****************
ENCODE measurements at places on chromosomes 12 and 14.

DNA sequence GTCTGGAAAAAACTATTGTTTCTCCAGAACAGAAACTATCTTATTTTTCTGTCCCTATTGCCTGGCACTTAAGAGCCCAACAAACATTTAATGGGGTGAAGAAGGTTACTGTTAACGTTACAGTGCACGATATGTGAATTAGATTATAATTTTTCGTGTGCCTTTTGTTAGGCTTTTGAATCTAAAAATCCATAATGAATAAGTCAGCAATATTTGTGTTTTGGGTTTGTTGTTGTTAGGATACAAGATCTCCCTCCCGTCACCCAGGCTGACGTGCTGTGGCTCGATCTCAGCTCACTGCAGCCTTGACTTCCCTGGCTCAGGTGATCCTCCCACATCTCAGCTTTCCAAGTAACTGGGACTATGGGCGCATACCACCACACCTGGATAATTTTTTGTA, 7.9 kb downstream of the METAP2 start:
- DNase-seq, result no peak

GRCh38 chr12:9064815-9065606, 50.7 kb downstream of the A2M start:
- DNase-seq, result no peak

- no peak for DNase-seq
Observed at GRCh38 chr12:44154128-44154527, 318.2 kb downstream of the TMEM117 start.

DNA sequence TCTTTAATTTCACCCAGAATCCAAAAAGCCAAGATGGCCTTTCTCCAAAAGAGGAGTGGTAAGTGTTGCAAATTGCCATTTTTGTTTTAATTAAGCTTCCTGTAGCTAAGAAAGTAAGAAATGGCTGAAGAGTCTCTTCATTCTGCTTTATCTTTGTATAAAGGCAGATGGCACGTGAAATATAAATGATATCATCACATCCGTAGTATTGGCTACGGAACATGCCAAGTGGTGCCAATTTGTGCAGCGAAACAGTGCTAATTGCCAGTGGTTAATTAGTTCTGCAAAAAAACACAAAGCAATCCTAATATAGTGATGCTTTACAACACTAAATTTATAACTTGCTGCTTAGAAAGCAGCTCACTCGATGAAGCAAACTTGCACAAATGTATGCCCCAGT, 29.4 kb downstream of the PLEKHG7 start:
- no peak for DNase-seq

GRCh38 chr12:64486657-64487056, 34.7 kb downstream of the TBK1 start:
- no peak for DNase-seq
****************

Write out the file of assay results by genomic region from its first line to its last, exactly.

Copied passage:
ENCODE measurements at places on chromosomes 12 and 14.

DNA sequence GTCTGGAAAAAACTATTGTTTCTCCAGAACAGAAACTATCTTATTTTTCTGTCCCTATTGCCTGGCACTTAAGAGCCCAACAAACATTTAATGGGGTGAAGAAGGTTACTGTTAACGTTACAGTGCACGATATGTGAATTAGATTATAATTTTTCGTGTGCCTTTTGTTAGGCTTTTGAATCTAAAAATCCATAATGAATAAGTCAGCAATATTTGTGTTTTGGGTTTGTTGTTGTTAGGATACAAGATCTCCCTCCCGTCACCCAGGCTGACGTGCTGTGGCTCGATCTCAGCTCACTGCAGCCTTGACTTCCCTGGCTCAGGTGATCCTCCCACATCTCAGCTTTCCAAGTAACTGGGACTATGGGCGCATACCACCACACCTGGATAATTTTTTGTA, 7.9 kb downstream of the METAP2 start:
- DNase-seq, result no peak

GRCh38 chr12:9064815-9065606, 50.7 kb downstream of the A2M start:
- DNase-seq, result no peak

- no peak for DNase-seq
Observed at GRCh38 chr12:44154128-44154527, 318.2 kb downstream of the TMEM117 start.

DNA sequence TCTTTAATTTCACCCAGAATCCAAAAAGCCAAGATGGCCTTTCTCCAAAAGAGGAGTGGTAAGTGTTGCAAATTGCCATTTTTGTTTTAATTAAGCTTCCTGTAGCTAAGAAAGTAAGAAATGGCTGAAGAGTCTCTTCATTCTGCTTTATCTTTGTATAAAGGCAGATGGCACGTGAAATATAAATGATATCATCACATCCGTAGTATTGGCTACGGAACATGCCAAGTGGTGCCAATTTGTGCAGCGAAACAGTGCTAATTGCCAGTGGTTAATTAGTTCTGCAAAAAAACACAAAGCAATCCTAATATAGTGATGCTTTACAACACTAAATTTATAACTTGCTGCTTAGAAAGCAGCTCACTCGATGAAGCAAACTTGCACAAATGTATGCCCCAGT, 29.4 kb downstream of the PLEKHG7 start:
- no peak for DNase-seq

GRCh38 chr12:64486657-64487056, 34.7 kb downstream of the TBK1 start:
- no peak for DNase-seq